It feels like we can never learn enough in our field.
As software engineers, calling ourselves an “expert” in any area just doesn't feel right.
How could we ever know everything about a specific language or framework?
Here's why I believe this is a good thing.
We first learn to program simple things. “Hello World”, a simple website, a calculator.
Then our programs and the problems we solve with them get more complex. A to-do list app, a simple game, a CLI for our personal needs. We've learned enough to be dangerous, so we get a job as a developer.
On the job, we learn there's so much more to programming than learning a few languages and frameworks. Depending on our specialization, we learn about performance optimization, microservices, user and authorization management, or memory efficiency. We learn about version control and how to fix merge conflicts. Securing environment variables. And working in a team, coordinating with our coworkers, mangers, and clients.
And on top of all that there's a lot of domain knowledge to learn. And the business and team-wide processes. And all that legacy code.
Our job has a high inherent complexity, because to support real-life processes we need to model the complex, messy real world. Add to this the intricacies of multiple humans working together and technology rapidly advancing, and you have the environment we developers find ourselves in.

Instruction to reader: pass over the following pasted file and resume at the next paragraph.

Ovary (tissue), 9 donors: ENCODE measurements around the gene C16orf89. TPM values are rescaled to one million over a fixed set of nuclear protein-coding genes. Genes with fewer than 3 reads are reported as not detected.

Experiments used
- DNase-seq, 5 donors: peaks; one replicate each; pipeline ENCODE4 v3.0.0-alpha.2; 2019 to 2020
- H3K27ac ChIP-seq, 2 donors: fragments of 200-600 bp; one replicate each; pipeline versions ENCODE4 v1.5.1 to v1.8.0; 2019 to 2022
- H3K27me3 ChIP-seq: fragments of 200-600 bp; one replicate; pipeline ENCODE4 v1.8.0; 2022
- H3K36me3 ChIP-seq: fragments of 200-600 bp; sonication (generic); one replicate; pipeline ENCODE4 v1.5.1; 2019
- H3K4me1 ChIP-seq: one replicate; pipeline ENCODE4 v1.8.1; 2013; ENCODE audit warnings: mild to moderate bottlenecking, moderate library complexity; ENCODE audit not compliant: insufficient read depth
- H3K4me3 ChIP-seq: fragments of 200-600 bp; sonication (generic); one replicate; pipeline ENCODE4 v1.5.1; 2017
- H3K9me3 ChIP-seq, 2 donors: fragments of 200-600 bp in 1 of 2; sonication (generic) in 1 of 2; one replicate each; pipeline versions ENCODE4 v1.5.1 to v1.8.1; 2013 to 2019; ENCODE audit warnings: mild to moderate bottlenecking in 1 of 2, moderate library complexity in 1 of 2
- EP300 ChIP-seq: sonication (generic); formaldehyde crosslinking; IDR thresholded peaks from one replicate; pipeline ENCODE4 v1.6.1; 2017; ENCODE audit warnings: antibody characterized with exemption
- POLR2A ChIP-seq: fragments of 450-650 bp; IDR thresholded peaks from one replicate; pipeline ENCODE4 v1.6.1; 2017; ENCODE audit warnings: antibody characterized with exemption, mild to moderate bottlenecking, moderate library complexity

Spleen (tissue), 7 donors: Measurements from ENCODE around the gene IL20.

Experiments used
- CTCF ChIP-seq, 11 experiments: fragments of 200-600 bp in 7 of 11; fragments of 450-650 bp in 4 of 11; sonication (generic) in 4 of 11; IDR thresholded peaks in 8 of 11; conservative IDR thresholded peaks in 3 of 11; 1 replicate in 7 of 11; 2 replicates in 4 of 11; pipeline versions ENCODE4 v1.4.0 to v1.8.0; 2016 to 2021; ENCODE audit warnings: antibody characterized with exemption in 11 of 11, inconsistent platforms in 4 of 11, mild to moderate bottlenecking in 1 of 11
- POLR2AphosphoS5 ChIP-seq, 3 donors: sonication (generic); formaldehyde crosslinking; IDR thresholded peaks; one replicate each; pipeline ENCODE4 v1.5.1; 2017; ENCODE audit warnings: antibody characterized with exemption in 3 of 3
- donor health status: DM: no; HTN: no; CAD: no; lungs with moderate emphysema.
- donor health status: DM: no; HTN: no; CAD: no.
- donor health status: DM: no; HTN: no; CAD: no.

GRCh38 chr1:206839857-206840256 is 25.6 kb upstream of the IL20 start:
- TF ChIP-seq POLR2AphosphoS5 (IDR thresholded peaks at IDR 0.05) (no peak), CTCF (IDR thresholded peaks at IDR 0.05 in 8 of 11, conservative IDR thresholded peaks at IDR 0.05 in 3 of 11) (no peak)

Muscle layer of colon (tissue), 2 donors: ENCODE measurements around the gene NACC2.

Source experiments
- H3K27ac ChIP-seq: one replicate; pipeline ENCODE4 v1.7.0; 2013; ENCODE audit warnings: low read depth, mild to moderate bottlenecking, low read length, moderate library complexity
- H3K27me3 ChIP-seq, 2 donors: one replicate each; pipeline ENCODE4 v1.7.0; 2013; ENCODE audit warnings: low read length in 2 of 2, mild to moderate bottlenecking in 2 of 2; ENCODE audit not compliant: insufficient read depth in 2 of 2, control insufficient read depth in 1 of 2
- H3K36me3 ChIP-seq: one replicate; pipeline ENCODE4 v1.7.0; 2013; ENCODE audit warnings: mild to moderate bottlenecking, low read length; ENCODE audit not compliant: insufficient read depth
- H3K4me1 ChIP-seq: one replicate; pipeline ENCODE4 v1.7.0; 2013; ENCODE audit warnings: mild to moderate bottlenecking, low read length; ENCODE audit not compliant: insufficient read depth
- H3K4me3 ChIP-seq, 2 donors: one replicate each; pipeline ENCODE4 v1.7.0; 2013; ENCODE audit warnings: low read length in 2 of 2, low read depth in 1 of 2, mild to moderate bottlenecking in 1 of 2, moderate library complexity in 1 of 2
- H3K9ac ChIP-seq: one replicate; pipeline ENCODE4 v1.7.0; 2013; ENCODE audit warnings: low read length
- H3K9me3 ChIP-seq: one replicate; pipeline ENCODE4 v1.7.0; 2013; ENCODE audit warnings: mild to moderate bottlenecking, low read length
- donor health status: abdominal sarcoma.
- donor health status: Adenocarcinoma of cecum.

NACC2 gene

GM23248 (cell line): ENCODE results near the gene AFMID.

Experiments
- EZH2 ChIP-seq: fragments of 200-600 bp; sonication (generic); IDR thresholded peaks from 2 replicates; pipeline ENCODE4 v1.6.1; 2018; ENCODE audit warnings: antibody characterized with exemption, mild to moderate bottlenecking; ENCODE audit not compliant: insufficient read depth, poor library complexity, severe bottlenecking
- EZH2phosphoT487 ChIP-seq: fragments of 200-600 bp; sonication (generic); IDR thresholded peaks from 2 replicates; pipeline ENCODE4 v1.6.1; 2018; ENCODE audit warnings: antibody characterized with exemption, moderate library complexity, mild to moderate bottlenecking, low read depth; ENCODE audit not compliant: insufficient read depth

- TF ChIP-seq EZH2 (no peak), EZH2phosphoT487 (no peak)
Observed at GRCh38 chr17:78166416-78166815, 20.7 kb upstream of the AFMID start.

The easy, high-value problems were solved first. Book-keeping in banks and payrolls in large companies. Over time, the problems we solve with software became more complex.
And now, as our problems became more complex, the systems we're building became much more complex, too.
Software engineering is about so much more than languages, frameworks, and libraries.
It's about building maintainable applications to support humans. To make activities easier, enable things not possible before, or just to be fun. The libraries and programming languages are just the tools we use.
An expert software engineer is someone who:
Being an expert software developer means having a good, experience-based guess which tools and approaches to use for certain problems. It doesn't mean having all the answers.
When building non-trivial applications, in complex domains, in teams, with tools that change and improve all the time, we'll never finish learning.
And that's what I love about being a developer.